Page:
Catalonia’s human castles
- February 09, 2012
A very good Catalan friend of mine has just sent me a fabulous calendar of one of my favourite Catalan folk traditions: els castellers the castlemakers. It’s a tradition that was first recorded in the late eighteenth century, though its roots may reach further back than that.
It sounds simple and a little crazy at the same time: teams known as colles compete with each other to build human towers by standing on each others’ shoulders. In accordance with tradition they wear white trousers, bandanas, coloured shirts and black sashes wrapped round their waists, which give them added strength and stability and also provide footholds and handholds for the higher layers as they climb up or down.
The construction of these towers begins with the solid base known as the pinya – the base of the castle, made up of stocky men chosen for their strength, which is then given additional support by a larger group that reach out their arms and push against the core like a human buttress:
Once the base is formed and stabilised, another group climbs on top of them, approaching from different directions at exactly the same moment to avoid any risk of overbalancing and lopsidedness, forming another tier and then another, with the top formed by a single child known as the enxaneta (the rider), who raises his or arm to signal that the maximum height has been achieved. You can see one preparing to go up here, in the red helmet:
And here at the top:
Even then the process isn’t fully complete, since a tower is only considered successful when it has been descarregat – successfully dismantled, as opposed to carregat (collapsed in dismantling). These towers can go up eight storeys in the popular quatre de vuit – eight by four:
And even on very rare occasions to nine in the quatre de nou amb folre four people on each storey and 9 storeys high, which I’ve never seen, performed here by the legendary Castellers de Vilafranca:
Watching them go up is an incredibly exciting and moving experience. There are many different possible variations and their construction is a highly technical and intricate process that has been refined and developed over decades, which depends on the exact distribution of weight, height, build, and meticulous coordination between all the members of the team.
The pinya is critical. The group chief or organizer known as the cap de colla and his or her assistants will spend some time calling out names and numbers and instructions until the base is considered sufficiently compact and level to support the next layer.
At this moment musicians begin to play the Catalan flute called the gralla and the drum known as the timbal, which accompany each phase of their construction and also informs the members on the lower levels what is happening above them.
The next layer is lighter and then lighter still, and the speed and agility as they climb onto each others shoulders and get into position, linking arms with their legs trembling is just astounding to watch. At times it looks as if the whole structure will come crashing down at any minute, and sometimes it does.
But then, almost impossibly, a child who might be as young as six will make the last lonely climb all the way from the bottom to stand on the shoulders of the last two or three people, and raise their hand to signal that the tower has reached its maximum point.
This element of danger and tension is part of what makes the castellers such a compelling dramatic spectacle. But the drama also stems from their setting. They are usually performed on festival days in front of the town hall, in public squares that are filled with people, who are themselves part of the performance.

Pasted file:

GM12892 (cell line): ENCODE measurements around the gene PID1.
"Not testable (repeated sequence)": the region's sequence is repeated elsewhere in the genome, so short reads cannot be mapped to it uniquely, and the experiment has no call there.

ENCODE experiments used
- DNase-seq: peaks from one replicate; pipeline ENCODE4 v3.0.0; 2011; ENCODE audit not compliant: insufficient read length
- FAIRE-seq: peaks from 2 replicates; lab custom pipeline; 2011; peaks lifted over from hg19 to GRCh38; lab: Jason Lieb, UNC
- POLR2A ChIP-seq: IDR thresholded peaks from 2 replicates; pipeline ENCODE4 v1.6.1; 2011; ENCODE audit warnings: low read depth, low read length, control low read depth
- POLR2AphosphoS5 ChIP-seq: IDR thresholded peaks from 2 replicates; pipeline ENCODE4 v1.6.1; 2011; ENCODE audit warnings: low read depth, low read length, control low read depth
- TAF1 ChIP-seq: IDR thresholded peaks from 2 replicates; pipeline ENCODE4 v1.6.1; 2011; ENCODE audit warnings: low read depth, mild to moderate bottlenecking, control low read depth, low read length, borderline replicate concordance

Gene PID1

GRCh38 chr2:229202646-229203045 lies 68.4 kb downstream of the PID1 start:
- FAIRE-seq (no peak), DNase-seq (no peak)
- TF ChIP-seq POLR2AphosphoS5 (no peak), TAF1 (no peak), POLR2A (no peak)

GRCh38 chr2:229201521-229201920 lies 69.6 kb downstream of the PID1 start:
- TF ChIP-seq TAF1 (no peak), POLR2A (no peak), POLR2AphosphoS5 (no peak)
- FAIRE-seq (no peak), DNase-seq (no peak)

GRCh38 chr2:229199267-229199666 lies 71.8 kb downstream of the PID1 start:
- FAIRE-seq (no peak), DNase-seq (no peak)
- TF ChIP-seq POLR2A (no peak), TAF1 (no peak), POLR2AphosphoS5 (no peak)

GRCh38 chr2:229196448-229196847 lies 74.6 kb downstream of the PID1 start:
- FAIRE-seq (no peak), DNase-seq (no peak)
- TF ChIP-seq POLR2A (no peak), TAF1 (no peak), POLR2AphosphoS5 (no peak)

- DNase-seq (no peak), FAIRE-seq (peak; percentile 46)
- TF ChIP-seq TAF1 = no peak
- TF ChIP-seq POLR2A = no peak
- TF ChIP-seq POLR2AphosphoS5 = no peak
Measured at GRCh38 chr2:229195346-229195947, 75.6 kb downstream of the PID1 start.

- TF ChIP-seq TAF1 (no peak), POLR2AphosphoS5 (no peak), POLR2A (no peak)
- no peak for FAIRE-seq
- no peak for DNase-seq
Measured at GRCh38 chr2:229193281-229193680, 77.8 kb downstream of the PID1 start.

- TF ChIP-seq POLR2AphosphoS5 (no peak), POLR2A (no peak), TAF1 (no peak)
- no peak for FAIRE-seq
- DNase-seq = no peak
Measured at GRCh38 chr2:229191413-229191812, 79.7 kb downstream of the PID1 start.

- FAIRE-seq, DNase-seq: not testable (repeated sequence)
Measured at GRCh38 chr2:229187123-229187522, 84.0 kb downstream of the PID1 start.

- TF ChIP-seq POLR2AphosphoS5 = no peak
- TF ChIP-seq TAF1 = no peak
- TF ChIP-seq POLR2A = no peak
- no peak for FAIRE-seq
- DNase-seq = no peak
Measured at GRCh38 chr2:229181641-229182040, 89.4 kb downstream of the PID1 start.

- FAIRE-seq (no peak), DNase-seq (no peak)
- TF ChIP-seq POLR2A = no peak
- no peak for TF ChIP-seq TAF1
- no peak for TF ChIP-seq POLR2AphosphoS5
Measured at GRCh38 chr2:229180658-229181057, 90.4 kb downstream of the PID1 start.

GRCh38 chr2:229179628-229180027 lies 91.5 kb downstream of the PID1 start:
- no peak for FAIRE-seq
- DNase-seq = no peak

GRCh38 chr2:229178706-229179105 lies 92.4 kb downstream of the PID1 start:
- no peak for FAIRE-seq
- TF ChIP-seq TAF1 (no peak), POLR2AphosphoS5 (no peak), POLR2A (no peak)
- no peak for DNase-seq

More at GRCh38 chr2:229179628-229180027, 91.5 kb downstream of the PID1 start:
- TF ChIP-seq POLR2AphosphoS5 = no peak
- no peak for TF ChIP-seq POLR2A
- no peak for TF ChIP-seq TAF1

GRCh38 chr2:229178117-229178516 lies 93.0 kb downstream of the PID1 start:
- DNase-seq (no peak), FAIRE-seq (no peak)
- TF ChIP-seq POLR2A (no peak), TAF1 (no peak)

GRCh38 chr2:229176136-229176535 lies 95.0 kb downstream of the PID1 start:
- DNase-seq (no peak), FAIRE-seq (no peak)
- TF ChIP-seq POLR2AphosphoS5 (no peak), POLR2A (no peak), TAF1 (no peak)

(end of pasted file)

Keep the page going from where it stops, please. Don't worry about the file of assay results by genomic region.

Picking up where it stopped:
For Catalans, the castellers are a powerful symbol of Catalan national identity. But they also symbolise more universal ideals that most human societies aspire toward: solidarity and community, trust, cooperation, mutual collaboration and support, and the human desire to defy boundaries and climb higher.
It’s impossible to watch the castles without sensing this, and it wasn’t for nothing that UNESCO inscribed the castellers amongst the ‘Masterpieces of the Oral and Intangible Heritage of Humanity’ in 2010, because they really are a kind of masterpiece.
Today Catalonia, like the rest of Spain is under the austerity lash. Unemployment in Spain has just reached an astounding five million and the shambolic performance of Zapatero’s socialists has paved the way for the political comeback of one of the worst right wing parties in Europe, the Partido Popular, whose political lineage reaches back to the Franco dictatorship.
My friend says that “to overcome this difficult 2012 we’ll need a lot of the values of Castellers’: “ForÃ§a, Equilibri, Valor i Seny” (Strength, Balance, Courage, and Common Sense).
Couldn’t agree more – and not only in Catalonia. But I’d one more thing. In Chris Marker’s classic film Sans Soleil, the anonymous narrator quotes from the Japanese writer Sei ShÅnagon, the sixteenth century author of The Pillow Book, who wrote of her desire to compile arbitrary lists of ‘ things that quicken the heart.’
A beautiful expression. In these dismal years of meaningless wars, of waste, greed, corruption, incompetence and monumental folly, when so many towers are crashing down all around us, we also need to compile our own lists of ‘things that quicken the heart’, and the castellers will always be on mine.
And today, recovering from flu and looking out onto the ice and snow, I can see a crowded square in Barcelona, the city where I spent nine great years, with the brilliant blue sky overhead, and the shrill sound of the gralla and timbal playing the toc de castells: the ‘castles reveille’, and I leave you with this fantastic video from the 2010 castellers festival in Tarragona, which captures something of their magic: